People doubting something you researched or witnessed could actually happen.

Yes, it's annoying. Readers think they know everything. They'll be quick to argue, "I've never known a person who could chew gum and walk at the same time! This character's ability are super human and unbelievable!" even though your Great-Aunt Martha was always chewing gum and walking at the same time. You even have video of her doing it.
Or maybe you researched something to death and found a really weird side effect to an actual drug . . . or a man who fell out of a jet plane and lived . . . or any number of strange but true facts that might be fun to work into a story.
Well, you know how they say truth is stranger than fiction? It often is. You just have to write it as convincingly as possible and resist the urge to hit someone over the head with your research. After all, it's fiction.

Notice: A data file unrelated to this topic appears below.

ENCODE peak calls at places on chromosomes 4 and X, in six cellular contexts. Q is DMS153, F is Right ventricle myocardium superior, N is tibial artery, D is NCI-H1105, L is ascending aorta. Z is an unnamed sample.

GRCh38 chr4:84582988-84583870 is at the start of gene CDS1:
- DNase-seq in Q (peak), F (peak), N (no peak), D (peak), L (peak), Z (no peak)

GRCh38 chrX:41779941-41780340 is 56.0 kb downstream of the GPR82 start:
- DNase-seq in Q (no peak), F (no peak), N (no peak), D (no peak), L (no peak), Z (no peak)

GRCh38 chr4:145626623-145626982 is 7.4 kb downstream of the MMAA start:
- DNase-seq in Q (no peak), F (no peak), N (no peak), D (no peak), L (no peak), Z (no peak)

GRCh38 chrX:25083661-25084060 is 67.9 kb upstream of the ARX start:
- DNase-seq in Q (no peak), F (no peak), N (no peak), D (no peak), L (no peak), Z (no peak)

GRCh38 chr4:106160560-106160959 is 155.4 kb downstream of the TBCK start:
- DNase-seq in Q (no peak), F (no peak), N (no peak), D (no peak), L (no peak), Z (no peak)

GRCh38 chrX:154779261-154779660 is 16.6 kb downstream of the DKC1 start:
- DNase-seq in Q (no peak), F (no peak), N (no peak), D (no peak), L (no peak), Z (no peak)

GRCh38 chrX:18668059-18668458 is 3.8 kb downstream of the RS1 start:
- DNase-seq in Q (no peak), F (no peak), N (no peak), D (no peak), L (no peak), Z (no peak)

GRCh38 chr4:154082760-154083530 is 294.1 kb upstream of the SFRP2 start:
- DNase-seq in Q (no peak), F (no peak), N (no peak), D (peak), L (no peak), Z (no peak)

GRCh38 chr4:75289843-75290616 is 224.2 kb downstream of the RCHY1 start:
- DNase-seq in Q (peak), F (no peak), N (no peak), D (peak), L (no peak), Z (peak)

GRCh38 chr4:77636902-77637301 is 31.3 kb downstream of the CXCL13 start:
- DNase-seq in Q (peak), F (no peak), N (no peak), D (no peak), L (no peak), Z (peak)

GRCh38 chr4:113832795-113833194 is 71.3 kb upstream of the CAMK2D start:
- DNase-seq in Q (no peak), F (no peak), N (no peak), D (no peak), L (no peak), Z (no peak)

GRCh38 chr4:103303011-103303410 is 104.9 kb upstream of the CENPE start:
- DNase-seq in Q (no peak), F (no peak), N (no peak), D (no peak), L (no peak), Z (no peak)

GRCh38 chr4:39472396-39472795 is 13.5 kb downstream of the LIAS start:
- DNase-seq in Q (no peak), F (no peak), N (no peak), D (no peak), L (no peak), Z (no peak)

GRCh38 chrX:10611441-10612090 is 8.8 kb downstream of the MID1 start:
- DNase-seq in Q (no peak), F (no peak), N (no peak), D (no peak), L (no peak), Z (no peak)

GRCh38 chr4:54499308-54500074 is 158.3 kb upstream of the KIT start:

Conclusion: Roll your eyes at the person complaining about it, but still, get over it.

The thought of your book ending up for sale second hand.

I didn't realize this was a thing for so many writers until recently. but apparently it really bugs some writers to see used copies of their book either on Amazon or other sites. I guess they are the sort of reader who covets every book they own forever. My husband is sort of like that (though not a writer). Every year I make a box of books to donate to Operation Paperback and I'm like, "Can I have some of these books you haven't read in five years." And he's like, "No! My books!" 
But space concerns alone mean that most readers aren't like this and many like to make a little money reselling books after they've read them. 
Also, another complaint is, "But I signed it for them and personalized it." To me this really only works if the reader has some sort of emotional connection to you, though. If they won your book in a giveaway and never read you before, they probably don't. Now if your mother is reselling all the 'dear Mom' copies you gave her, it might be time to have a heart to heart.